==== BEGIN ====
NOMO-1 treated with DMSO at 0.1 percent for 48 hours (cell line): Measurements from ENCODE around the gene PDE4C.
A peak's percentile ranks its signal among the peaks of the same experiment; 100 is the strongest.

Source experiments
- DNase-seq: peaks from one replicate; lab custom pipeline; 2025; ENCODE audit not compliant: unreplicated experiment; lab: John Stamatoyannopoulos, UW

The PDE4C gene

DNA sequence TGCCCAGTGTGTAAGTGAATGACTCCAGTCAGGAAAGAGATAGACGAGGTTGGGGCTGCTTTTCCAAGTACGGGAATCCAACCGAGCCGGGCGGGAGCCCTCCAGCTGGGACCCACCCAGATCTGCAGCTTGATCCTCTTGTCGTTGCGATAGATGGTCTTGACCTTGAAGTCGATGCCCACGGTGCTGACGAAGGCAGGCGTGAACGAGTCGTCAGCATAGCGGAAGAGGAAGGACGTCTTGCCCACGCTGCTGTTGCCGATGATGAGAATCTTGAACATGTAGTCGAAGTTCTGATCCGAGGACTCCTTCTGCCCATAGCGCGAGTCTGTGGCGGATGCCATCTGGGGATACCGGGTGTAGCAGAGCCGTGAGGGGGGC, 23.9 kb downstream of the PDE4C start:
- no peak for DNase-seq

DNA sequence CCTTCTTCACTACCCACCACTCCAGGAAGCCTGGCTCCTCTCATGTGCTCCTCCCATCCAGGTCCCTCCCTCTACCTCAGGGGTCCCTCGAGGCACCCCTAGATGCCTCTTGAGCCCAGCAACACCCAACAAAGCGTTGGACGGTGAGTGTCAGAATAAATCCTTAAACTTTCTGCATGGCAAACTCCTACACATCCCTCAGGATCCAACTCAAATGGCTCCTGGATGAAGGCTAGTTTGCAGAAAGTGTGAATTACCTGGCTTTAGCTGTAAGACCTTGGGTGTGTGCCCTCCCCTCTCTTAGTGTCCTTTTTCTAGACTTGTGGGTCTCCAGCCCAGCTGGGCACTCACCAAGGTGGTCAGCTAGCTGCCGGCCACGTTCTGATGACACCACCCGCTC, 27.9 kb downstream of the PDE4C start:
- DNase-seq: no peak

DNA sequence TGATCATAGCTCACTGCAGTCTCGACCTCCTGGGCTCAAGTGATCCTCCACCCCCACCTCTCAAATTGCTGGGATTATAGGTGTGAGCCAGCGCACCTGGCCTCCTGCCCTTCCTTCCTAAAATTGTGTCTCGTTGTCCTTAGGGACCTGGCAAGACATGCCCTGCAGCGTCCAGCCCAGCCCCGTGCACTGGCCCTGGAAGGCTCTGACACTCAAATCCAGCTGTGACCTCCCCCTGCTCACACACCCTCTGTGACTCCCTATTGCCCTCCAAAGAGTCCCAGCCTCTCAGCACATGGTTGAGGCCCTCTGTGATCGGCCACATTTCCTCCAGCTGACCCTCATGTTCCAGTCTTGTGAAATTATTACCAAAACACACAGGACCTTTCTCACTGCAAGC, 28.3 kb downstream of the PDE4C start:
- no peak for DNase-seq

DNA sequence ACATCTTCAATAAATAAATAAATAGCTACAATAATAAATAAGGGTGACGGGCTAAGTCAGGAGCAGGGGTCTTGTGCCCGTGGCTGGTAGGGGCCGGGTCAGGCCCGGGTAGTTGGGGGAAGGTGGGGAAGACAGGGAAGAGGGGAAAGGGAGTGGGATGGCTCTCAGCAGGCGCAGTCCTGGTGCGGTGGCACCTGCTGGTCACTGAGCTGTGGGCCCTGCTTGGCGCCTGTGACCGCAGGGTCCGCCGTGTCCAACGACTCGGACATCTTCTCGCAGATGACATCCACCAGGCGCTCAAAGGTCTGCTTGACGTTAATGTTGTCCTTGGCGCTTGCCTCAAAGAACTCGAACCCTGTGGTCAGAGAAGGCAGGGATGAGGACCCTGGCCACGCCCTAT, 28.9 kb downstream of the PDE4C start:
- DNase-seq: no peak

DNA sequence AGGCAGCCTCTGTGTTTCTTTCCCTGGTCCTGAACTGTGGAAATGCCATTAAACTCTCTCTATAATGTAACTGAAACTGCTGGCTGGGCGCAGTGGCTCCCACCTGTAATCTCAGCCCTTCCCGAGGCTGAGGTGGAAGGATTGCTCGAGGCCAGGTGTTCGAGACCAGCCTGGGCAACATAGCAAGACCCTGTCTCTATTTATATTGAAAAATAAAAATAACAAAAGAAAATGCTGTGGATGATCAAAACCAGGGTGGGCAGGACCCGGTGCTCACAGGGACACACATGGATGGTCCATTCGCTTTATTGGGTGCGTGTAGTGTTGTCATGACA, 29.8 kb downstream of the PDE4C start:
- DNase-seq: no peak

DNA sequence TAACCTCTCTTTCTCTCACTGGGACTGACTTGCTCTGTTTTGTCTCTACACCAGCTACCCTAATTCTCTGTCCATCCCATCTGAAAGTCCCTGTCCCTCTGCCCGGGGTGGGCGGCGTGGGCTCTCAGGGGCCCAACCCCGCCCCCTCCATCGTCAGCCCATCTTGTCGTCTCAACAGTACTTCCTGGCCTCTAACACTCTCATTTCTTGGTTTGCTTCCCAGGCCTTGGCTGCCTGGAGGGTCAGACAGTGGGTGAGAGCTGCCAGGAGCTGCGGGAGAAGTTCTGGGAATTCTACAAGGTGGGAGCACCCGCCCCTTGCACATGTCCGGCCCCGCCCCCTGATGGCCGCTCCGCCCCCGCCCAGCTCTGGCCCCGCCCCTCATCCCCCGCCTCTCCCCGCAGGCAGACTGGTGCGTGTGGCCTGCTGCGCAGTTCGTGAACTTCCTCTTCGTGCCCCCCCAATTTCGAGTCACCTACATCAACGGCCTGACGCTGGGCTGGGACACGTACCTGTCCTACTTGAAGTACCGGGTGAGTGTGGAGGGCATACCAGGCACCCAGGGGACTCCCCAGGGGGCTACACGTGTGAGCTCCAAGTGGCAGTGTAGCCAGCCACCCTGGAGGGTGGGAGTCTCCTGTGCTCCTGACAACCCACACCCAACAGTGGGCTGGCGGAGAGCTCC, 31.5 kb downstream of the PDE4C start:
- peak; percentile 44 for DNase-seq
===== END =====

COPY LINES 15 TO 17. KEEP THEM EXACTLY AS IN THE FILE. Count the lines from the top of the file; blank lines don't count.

- DNase-seq: no peak

DNA sequence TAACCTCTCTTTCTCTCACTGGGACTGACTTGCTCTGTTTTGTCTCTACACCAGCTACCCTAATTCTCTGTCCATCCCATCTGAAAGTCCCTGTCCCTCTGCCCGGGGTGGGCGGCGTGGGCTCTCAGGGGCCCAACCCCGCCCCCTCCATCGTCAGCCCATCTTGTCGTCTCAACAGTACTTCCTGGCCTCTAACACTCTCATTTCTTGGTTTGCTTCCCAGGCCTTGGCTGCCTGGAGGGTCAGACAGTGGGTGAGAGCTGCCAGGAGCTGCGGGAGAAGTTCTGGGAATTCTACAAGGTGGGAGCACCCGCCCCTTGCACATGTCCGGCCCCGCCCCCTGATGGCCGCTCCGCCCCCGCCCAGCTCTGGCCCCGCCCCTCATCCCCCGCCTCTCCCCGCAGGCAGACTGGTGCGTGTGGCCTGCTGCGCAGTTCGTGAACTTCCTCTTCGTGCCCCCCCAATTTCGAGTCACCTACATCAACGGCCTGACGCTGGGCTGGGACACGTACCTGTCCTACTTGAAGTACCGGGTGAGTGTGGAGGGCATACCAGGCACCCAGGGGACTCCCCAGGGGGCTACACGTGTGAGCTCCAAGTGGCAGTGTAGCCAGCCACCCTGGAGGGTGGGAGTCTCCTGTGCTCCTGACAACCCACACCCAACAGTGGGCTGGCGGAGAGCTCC, 31.5 kb downstream of the PDE4C start:
- peak; percentile 44 for DNase-seq